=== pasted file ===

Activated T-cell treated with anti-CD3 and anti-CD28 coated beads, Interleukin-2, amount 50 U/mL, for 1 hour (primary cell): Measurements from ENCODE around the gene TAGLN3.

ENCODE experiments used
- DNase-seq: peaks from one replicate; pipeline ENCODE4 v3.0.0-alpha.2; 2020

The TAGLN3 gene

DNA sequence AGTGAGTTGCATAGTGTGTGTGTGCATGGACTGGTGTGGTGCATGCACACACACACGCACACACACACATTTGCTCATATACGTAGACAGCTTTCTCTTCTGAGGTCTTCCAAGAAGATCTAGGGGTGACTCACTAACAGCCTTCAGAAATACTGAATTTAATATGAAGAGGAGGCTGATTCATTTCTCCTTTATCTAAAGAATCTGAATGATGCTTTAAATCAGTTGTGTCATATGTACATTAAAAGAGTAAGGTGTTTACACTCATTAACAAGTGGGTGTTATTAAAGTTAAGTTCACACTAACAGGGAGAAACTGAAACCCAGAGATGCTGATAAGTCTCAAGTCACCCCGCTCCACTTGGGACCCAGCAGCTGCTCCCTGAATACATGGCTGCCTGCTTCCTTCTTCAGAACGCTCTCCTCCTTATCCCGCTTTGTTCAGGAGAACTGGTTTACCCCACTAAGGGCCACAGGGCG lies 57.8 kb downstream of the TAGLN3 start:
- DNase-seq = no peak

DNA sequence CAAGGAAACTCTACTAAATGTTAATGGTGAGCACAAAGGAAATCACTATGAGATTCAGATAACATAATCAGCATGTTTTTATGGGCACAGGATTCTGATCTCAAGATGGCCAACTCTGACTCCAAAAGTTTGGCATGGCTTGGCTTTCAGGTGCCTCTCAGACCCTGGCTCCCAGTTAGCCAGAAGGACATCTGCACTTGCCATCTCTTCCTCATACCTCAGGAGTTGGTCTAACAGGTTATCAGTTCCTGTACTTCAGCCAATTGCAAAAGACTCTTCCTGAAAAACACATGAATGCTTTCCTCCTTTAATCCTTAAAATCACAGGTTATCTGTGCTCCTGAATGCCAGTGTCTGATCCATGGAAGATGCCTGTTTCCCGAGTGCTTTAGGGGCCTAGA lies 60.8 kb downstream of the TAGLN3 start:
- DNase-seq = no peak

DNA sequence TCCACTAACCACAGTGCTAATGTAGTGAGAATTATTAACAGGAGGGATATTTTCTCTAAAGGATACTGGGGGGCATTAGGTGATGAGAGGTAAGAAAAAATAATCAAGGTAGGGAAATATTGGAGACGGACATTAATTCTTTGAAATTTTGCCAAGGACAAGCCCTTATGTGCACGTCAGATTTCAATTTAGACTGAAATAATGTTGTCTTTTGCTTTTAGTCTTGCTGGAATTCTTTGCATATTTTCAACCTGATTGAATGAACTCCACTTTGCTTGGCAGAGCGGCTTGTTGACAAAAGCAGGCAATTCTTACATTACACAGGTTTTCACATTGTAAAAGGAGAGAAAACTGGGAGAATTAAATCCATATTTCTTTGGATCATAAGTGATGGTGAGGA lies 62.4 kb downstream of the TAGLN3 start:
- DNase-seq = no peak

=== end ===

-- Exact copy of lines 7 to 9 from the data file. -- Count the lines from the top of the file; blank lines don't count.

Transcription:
DNA sequence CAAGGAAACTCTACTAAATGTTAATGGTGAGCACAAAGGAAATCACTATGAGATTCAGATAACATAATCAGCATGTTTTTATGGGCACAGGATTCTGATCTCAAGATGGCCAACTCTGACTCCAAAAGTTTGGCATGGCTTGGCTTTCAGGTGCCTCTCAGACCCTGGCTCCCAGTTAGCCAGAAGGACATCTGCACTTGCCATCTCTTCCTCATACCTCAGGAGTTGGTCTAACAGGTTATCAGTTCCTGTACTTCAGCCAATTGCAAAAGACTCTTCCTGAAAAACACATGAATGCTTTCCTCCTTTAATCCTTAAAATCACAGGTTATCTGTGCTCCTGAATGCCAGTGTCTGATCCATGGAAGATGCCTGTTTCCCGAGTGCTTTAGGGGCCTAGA lies 60.8 kb downstream of the TAGLN3 start:
- DNase-seq = no peak

DNA sequence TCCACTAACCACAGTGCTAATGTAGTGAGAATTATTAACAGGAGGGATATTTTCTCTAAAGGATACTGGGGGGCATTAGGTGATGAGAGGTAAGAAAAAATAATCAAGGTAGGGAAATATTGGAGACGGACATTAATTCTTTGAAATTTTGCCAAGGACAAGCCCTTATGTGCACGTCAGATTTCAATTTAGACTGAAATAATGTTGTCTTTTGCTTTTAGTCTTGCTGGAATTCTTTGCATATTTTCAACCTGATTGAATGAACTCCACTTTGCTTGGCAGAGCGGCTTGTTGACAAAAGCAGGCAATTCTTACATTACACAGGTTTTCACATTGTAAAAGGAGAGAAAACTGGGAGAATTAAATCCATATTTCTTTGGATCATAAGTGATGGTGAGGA lies 62.4 kb downstream of the TAGLN3 start: